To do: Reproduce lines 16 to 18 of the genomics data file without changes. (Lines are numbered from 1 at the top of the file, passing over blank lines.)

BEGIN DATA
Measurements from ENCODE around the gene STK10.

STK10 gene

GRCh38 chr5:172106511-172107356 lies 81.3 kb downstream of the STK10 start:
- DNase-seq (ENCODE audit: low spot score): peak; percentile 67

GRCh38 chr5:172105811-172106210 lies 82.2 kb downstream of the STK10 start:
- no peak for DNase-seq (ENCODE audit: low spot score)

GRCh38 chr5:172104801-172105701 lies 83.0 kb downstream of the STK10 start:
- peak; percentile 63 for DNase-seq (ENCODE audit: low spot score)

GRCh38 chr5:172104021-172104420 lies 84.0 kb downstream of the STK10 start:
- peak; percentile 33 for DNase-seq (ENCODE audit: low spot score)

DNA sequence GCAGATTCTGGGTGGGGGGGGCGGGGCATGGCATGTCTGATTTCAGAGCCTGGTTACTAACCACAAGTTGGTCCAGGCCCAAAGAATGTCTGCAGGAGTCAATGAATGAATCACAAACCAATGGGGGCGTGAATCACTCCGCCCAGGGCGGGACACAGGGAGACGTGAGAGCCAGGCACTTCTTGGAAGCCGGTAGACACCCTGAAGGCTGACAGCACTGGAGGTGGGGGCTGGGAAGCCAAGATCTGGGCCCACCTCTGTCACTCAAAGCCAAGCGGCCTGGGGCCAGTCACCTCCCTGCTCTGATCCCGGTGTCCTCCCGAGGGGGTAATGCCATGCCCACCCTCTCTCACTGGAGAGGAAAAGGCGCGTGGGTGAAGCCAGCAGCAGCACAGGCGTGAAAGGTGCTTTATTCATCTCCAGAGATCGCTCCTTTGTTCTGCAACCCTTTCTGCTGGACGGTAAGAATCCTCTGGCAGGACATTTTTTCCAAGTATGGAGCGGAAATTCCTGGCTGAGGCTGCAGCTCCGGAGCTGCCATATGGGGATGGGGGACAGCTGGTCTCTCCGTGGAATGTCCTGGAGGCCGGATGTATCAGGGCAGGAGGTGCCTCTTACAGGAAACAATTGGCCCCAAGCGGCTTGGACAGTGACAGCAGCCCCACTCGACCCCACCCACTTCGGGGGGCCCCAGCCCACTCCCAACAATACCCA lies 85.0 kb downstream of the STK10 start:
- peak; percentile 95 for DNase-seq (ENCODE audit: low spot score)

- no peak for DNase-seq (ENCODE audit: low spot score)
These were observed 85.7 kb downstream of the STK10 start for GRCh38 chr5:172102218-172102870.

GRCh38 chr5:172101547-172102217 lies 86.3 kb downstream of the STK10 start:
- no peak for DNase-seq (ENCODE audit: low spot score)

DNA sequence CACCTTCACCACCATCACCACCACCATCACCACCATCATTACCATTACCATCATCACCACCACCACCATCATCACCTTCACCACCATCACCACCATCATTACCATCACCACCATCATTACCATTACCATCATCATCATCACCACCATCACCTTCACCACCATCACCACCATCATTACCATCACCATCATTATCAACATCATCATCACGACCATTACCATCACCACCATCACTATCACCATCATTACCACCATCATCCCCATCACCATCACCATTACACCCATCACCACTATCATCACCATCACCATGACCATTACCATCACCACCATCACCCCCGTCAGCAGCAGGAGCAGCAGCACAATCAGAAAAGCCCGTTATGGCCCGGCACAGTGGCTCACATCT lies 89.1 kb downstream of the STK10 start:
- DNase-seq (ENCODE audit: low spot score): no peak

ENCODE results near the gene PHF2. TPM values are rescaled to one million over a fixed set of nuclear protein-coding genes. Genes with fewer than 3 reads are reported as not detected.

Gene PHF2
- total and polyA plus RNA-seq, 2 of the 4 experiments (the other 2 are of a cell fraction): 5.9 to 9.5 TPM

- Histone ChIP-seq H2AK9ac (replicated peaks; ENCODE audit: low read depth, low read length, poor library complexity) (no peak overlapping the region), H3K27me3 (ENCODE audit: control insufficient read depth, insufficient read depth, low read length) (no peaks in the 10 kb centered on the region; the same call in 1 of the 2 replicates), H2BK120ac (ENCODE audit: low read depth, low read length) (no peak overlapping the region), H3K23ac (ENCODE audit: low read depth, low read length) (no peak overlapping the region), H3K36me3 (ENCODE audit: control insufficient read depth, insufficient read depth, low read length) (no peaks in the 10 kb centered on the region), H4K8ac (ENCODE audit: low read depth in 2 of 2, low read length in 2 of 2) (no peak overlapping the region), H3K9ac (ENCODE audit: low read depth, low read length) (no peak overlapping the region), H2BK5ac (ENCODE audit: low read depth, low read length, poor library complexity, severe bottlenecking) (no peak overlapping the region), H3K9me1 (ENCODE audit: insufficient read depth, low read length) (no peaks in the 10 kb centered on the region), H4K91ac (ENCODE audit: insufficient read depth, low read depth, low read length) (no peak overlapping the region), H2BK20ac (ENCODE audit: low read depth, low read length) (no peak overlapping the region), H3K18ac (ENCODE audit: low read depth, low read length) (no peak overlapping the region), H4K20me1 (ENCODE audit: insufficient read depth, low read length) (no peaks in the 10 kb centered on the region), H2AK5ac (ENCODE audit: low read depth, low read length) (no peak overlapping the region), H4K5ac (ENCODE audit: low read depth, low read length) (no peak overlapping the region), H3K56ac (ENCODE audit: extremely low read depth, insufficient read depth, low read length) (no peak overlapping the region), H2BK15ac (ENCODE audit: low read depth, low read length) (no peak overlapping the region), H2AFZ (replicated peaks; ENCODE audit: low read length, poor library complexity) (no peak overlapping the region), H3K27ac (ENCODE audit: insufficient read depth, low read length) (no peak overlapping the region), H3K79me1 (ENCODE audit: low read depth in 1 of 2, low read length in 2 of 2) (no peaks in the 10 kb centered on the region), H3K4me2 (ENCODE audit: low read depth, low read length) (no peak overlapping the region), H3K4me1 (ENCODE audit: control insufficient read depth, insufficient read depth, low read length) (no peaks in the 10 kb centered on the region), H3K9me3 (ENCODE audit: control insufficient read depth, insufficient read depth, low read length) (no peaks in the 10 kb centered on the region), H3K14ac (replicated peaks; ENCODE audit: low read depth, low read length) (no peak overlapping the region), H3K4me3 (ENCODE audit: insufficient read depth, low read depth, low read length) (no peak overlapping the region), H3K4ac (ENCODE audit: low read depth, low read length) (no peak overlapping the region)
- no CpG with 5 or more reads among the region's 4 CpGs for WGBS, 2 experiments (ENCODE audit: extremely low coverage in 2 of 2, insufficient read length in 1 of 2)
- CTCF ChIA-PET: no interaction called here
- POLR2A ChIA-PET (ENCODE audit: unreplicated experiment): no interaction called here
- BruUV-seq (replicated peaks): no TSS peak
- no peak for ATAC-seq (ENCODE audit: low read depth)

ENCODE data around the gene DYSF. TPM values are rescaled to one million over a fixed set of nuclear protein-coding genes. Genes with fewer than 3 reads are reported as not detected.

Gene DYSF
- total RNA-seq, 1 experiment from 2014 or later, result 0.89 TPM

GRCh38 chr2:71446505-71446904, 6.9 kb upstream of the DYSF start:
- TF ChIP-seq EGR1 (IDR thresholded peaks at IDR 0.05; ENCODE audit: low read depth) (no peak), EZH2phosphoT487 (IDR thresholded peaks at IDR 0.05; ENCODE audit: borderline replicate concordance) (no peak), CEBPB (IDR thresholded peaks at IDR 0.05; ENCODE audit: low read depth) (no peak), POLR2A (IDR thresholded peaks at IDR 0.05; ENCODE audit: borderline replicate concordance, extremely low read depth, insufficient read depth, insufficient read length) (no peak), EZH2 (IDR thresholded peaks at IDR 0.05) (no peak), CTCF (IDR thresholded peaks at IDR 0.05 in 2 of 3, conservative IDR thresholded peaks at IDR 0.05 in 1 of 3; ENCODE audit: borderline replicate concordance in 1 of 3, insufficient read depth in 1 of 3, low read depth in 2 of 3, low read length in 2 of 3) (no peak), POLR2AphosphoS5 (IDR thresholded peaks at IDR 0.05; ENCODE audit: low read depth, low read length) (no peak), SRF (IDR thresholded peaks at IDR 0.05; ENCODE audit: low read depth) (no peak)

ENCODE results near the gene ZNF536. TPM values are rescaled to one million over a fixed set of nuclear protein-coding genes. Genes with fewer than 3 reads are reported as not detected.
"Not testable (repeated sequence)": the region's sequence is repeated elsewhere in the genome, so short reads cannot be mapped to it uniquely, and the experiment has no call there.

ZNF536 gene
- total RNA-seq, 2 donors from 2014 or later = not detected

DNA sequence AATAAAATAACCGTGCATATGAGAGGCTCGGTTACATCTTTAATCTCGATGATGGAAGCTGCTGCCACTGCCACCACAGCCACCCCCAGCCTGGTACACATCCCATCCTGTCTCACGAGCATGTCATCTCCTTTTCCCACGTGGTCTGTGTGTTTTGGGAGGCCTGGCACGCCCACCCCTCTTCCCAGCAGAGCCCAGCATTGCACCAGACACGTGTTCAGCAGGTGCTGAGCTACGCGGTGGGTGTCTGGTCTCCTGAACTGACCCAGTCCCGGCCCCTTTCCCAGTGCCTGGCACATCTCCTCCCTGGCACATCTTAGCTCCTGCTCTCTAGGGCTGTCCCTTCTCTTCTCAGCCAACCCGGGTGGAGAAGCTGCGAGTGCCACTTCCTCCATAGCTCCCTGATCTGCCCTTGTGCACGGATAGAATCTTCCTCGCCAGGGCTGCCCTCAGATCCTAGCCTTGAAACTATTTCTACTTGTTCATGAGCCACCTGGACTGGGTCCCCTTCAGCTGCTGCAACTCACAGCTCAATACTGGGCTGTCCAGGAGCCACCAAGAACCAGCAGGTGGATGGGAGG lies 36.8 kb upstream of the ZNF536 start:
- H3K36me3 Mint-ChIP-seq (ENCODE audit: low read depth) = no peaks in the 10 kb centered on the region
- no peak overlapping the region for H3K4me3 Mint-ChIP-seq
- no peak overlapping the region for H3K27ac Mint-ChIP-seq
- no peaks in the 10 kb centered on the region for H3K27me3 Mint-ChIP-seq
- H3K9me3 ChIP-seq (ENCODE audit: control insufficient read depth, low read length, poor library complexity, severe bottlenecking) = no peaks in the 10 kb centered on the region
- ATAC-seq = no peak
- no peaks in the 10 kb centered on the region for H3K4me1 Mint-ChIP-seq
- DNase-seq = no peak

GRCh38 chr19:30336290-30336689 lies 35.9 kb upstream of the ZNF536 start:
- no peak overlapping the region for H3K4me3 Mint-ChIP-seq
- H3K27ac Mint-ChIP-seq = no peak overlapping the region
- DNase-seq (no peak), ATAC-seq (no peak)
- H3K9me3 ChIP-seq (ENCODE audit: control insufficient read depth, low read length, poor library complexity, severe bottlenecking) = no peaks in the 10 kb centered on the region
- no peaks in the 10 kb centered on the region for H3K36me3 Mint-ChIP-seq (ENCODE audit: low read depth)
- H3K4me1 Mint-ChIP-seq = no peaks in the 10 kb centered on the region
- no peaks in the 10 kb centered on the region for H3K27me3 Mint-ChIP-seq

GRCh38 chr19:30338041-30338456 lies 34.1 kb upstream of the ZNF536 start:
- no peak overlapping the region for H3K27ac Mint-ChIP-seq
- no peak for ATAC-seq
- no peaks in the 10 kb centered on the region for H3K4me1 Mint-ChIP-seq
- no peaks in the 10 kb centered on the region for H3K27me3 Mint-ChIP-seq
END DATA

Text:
- no peak for DNase-seq (ENCODE audit: low spot score)

DNA sequence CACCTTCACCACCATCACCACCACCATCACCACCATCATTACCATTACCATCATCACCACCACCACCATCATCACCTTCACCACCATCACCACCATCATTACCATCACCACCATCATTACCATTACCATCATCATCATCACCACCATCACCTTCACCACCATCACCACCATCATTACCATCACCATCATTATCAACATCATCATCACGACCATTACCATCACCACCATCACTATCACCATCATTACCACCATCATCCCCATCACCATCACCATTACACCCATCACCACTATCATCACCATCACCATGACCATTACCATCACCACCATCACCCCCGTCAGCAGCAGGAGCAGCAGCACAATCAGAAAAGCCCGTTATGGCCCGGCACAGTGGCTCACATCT lies 89.1 kb downstream of the STK10 start:
- DNase-seq (ENCODE audit: low spot score): no peak